“Attending to Personal and Family Preparedness,” Ensign, Nov. 1978, 83
Brothers and sisters, this morning President Kimball has outlined for us standards of performance as they relate to the subject of personal and family preparedness. The filmstrip has refreshed our memories and hopefully inspired us to set goals and make preparations in areas of need.
Each of the principles discussed in the filmstrip is basic and should have direct application in the lives of every person and family member in the Church. Individual needs will vary as does the circumstance of each of us. Personal situations change as years go by. We should constantly appraise our needs and update our direction and emphasis. Our eternal progression, in large measure, is determined by our ability to evaluate and strengthen each area of weakness. What is the need of one may not necessarily be satisfied in the same way for another. For a moment, I would like to give a few examples of what I mean.
As some of you may know, Sister Peterson and I have five daughters. Over the years, in an effort to increase our spiritual maturity, we have read the scriptures on a daily basis in our home. Fifteen years ago, when all of our children were at home, we would get together at 6:15 in the morning and study. Today, with one thirteen-year-old daughter at home, our scripture study continues, but the pattern has changed. In addition to reading together on family night and on Sunday evenings, we are now using an exciting new daily scripture reading program. On the side of the refrigerator is taped a chart with numbers from 1 to 30, each number representing consecutive days of reading the scriptures. Each family member is responsible for reading a chapter a day and recording his progress on the chart. It is visible to all. If one day is missed, then it is necessary for the one who missed to begin again in the counting of consecutive reading days. Each is motivated by the fact that if we are successful as a family for a period of thirty days, there will be a special surprise in store for all. None of us wants to be the one to deny the others the prize. This approach is particularly motivating for a thirteen-year-old.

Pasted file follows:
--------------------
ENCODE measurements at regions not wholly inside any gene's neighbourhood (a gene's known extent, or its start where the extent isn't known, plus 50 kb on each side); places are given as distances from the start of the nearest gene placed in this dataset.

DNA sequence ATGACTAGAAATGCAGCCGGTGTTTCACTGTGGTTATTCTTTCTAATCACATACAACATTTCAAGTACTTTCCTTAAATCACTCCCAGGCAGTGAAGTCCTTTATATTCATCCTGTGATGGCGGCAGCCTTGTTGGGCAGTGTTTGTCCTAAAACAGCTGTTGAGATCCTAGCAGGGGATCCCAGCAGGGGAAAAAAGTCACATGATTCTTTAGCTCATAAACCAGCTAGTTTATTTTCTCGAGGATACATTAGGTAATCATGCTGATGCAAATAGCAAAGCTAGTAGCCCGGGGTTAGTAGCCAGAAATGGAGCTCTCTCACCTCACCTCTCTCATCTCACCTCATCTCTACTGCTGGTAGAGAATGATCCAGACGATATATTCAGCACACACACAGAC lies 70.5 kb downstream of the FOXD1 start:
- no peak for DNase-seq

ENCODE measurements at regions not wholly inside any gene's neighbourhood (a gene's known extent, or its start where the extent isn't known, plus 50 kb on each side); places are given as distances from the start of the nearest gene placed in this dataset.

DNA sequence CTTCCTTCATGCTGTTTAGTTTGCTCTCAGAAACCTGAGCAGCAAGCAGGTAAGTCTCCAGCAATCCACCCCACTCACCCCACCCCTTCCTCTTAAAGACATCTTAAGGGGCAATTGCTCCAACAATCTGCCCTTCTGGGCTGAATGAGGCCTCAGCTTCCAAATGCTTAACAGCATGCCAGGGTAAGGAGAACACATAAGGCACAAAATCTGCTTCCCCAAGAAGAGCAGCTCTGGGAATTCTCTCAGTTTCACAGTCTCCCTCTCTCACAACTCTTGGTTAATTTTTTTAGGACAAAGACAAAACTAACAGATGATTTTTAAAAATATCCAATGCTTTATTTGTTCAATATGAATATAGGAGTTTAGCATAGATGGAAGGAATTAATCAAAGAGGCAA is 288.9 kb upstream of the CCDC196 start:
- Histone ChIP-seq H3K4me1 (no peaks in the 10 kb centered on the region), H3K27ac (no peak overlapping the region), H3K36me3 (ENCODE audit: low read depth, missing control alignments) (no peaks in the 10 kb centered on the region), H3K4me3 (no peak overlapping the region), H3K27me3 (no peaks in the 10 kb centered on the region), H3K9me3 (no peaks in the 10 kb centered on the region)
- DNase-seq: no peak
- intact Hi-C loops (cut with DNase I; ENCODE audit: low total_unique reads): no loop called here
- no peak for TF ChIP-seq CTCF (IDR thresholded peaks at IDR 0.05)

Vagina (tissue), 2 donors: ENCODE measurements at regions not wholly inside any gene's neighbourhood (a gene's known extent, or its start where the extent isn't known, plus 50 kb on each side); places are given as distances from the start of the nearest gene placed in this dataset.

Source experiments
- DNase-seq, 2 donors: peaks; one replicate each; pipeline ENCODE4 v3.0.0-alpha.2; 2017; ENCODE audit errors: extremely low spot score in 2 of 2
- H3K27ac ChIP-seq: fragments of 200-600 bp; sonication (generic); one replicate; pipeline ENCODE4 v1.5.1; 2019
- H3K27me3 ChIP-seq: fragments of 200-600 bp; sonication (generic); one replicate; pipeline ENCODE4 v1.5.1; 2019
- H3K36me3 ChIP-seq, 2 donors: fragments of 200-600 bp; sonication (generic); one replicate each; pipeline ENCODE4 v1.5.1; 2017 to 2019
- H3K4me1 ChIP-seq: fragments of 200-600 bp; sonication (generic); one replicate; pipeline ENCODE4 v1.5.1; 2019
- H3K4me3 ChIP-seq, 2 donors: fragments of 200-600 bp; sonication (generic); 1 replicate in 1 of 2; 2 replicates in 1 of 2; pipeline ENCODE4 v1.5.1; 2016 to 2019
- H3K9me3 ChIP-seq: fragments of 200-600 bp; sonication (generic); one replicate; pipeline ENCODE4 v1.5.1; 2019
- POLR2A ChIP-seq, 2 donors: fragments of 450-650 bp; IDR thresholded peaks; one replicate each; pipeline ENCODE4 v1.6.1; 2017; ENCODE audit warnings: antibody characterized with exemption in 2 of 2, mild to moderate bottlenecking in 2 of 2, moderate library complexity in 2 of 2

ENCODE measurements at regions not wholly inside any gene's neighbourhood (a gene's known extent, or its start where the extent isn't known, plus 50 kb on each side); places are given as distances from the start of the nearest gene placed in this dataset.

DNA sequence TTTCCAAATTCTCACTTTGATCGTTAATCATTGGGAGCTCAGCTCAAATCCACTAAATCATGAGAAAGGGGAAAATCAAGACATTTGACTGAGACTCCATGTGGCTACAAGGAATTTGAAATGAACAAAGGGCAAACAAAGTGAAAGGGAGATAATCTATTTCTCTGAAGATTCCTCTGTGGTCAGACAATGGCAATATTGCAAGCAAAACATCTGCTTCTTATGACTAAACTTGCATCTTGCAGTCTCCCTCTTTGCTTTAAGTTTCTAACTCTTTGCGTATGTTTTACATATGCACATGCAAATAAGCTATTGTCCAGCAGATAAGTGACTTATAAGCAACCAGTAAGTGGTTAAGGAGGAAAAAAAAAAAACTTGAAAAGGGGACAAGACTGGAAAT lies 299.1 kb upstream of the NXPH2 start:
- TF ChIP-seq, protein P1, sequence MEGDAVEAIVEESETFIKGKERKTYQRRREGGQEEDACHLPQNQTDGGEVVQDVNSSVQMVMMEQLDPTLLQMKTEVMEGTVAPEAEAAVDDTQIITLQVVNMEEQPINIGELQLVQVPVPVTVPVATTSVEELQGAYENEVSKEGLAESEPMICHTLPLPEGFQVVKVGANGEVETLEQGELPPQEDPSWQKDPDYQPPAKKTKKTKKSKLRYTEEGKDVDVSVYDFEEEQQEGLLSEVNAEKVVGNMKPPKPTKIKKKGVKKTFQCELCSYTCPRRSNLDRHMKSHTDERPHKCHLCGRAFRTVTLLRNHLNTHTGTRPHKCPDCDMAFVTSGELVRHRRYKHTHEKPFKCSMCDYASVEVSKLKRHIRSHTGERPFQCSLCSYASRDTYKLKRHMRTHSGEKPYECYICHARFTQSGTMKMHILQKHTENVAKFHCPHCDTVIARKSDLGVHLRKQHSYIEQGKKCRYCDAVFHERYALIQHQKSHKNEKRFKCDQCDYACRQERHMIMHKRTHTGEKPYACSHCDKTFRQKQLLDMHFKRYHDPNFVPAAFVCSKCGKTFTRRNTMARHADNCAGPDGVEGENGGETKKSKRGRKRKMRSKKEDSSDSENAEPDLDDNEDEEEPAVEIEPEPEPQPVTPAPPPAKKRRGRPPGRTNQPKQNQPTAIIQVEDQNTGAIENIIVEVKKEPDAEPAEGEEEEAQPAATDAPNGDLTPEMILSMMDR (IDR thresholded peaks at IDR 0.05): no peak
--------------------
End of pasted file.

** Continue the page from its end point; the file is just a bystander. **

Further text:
In the area of home production and storage, we still have the year’s supply room in the basement with the sign designating it as the “Peterson Family Store.” However, our garden and year’s supply program is not the same as it was fifteen years ago. Our family store reflects the needs of two adults, one child, and many visitors instead of the needs of two adults and five children, as it did in years past.
Our physical health involvement has changed. In the past, when our children were younger and together, they were mutually involved in many physically stimulating exercises. It now becomes important for an older mother and father to become more a part of getting a thirteen-year-old involved in sports. For instance, in times past where daughters may have challenged each other, now a tennis match might be between the father on one side and mother and daughter on the other side. My jogging commitment has been a daily habit for fifteen years and is still a part of life. However, each morning it becomes more difficult.
We find, as family conditions change and maturity develops, there is still a constant need for expressions of “I love you.” There is still the need for regular father-mother-daughter interviews. There is still the need for dad and a thirteen-year-old to spend some time every summer at the amusement park. Husband-and-wife communication must still be nurtured. Needs like these will exist forever and must be satisfied.
My message, then, is this: We cannot progress without attending to our own personal and family preparedness on a regular basis. Preparedness is not something that is static; it is ever changing. I know of no situation in life where it is not necessary. May we all become involved in it for the blessing of our families. There is precious little time to waste in preparing for the eternities. Of this I testify, in the name of Jesus Christ. Amen.